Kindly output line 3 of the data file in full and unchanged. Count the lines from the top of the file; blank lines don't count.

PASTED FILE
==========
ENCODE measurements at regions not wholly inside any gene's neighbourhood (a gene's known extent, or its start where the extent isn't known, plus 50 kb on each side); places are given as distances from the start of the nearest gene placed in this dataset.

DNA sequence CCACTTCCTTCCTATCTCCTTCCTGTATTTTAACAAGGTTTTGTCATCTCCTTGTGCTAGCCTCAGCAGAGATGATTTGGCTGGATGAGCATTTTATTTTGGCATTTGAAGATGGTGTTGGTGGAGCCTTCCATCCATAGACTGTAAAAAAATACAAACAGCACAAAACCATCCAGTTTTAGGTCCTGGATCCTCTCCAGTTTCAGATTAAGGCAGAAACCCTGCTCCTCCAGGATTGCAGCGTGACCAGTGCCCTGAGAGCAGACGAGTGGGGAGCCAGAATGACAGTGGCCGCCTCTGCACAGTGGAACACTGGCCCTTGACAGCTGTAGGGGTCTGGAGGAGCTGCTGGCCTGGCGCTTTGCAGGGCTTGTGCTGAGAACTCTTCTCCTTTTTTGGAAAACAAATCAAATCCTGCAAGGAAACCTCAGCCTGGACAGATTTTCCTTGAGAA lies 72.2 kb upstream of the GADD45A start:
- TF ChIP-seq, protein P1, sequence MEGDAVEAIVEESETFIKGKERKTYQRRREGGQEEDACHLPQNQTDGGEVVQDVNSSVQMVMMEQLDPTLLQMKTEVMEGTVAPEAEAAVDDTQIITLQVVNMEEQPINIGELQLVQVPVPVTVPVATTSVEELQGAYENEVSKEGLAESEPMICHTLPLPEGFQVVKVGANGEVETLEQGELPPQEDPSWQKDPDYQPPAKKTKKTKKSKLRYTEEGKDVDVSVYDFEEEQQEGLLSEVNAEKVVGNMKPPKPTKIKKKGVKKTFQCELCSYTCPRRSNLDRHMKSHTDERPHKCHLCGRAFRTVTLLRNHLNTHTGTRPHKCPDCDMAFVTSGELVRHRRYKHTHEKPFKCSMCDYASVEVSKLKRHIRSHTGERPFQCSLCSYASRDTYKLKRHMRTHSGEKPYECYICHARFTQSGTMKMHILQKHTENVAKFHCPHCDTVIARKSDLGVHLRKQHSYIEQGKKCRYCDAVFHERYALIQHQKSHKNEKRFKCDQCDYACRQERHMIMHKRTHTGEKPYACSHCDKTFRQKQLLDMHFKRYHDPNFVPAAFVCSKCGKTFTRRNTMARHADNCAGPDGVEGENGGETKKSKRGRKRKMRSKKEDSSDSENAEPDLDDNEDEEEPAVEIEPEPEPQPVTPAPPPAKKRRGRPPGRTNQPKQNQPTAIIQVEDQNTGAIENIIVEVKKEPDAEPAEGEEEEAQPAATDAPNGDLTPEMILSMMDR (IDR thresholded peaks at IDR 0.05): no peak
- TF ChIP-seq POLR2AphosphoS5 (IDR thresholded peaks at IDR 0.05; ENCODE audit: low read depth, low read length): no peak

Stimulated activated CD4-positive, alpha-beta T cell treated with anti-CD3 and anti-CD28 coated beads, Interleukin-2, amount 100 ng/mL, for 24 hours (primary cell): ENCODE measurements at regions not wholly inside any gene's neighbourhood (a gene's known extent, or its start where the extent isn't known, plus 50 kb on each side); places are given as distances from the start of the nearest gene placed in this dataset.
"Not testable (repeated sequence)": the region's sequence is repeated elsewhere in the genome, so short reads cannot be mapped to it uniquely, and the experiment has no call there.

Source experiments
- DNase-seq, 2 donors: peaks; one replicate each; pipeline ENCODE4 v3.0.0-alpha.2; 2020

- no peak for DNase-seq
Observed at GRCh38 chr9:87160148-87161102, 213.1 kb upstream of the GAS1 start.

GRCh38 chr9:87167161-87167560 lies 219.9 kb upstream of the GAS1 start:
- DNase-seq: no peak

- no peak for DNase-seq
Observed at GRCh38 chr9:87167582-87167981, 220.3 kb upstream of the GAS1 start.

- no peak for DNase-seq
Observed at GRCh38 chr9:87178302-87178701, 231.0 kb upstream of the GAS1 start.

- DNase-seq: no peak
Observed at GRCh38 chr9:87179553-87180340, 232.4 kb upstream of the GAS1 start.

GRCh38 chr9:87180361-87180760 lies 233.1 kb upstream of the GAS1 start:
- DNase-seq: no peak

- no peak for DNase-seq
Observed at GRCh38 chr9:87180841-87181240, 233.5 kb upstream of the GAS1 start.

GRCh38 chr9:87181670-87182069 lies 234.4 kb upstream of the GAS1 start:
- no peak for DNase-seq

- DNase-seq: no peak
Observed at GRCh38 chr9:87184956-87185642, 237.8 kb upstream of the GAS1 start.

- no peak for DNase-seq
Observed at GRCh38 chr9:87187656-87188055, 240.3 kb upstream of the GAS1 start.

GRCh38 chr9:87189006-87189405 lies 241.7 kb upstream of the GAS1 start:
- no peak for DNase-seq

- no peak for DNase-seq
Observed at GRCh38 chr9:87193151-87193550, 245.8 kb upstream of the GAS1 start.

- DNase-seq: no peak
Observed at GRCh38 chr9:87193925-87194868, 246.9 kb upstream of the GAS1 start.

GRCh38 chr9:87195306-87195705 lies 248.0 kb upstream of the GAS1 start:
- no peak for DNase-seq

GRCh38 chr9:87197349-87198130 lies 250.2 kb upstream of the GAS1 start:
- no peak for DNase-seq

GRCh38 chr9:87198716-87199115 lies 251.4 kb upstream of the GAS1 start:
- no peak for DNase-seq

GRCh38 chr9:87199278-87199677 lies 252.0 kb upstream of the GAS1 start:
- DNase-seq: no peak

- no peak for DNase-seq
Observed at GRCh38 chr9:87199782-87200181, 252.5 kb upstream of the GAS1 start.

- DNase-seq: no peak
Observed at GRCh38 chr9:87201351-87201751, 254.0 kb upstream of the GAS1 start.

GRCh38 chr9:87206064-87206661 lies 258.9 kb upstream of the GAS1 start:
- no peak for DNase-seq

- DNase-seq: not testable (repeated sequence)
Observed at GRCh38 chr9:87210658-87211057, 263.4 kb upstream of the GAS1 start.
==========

- TF ChIP-seq, protein P1, sequence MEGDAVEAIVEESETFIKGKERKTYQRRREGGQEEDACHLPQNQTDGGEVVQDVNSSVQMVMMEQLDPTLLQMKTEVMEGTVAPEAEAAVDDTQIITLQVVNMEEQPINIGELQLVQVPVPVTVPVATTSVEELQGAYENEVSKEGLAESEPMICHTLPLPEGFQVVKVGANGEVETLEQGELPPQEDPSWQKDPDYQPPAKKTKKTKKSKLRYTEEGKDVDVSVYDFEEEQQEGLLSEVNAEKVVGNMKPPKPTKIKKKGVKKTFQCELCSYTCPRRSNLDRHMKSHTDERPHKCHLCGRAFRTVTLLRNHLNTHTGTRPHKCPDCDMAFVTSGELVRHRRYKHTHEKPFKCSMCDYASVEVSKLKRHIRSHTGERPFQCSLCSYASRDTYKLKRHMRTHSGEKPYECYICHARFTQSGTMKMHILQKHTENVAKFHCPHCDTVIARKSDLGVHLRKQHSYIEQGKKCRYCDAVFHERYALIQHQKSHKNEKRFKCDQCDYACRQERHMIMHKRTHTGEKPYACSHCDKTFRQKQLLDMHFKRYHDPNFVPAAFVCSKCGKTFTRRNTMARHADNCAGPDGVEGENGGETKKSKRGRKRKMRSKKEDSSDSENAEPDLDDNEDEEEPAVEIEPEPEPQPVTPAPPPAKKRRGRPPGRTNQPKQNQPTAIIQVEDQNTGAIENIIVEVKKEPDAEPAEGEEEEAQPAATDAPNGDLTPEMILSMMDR (IDR thresholded peaks at IDR 0.05): no peak